The role of fusion proteins in acute myeloid leukemia (AML) is well recognized, but the leukemic target cell and the cellular mechanisms generating the AML phenotype are essentially unknown. To address this issue, an in vitro model to study the biologic activity of leukemogenic proteins was established. Highly purified human hematopoietic progenitor cells/stem cells (HPC/HSC) in bulk cells or single cells are transduced with retroviral vectors carrying cDNA of the fusion protein and the green fluorescent protein (GFP), purified to homogeneity and induced into multilineage or unilineage differentiation by specific hematopoietic growth factor (HGF) combinations. Expression of PML/RARα fusion protein in human HPC/HSC dictates the acute pro myelocytic leukemia (APL) phenotype, largely through these previously unreported effects: Rapid induction of HPC/HSC differentiation to the promyelocytic stage, followed by maturation arrest, which is abolished by retinoic acid; reprogramming of HPC commitment to preferential granulopoietic differentiation, irrespective of the HGF stimulus (transduction of single sibling HPC formally demonstrated this effect); HPC protection from apoptosis induced by HGF deprivation. A PML/RARα mutated in the co-repressor N-CoR/histone deacetylase binding reglon lost these biologic effects, showing that PML/RARα alters the early hematopoietic program through N-CoR-dependent target gene repression mechanisms. These observations identify the cellular mechanism underlying development of the APL phenotype, showing that the fusion protein directly dictates the specific lineage and differentiation stage of leukemic cells. (C) 2000 by The American Society of Hematology.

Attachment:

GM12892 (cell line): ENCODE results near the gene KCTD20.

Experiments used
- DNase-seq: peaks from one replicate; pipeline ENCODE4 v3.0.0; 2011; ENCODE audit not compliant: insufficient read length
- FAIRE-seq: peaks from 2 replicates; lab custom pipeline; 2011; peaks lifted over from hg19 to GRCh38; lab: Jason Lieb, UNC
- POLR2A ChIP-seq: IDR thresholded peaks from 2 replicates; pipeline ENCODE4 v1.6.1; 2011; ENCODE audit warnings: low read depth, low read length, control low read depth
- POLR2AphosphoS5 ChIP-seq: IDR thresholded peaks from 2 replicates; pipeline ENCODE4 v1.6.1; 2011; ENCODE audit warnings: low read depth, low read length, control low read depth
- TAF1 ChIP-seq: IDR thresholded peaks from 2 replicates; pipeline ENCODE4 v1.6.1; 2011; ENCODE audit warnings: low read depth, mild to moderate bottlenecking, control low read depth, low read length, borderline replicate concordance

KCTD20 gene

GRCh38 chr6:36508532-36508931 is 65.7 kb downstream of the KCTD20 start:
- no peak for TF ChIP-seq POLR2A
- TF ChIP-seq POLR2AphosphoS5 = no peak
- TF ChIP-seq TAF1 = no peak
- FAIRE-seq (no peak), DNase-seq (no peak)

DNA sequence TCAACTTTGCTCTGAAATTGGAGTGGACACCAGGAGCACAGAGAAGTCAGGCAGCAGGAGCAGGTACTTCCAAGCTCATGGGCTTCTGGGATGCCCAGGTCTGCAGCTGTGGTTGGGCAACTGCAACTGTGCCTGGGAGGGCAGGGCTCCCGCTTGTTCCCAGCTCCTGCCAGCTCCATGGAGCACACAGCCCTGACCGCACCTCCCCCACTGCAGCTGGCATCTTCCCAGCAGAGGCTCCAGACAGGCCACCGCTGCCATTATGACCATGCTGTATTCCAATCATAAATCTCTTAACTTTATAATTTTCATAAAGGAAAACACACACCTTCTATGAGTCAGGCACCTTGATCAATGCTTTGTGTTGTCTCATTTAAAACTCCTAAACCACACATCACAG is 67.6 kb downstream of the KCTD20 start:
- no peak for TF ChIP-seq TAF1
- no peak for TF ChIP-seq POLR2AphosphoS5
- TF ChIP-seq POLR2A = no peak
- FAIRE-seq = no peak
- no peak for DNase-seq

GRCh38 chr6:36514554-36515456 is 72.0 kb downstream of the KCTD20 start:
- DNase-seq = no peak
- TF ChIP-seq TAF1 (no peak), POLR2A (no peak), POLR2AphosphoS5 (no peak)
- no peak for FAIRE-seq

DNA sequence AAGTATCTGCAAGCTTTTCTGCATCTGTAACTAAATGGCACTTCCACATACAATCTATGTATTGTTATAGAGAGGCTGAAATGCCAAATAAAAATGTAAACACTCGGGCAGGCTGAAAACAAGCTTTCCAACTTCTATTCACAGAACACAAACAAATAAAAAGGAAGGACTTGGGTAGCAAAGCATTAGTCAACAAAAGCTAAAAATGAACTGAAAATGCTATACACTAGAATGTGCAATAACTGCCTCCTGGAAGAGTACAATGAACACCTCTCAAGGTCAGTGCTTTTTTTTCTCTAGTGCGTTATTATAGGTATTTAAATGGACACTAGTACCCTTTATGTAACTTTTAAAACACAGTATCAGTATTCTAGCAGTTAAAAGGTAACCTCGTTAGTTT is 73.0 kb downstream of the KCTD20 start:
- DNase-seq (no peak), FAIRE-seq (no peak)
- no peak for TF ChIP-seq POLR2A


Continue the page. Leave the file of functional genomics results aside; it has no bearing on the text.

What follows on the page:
|Number of pages||7|
|Publication status||Published - Aug 15 2000|
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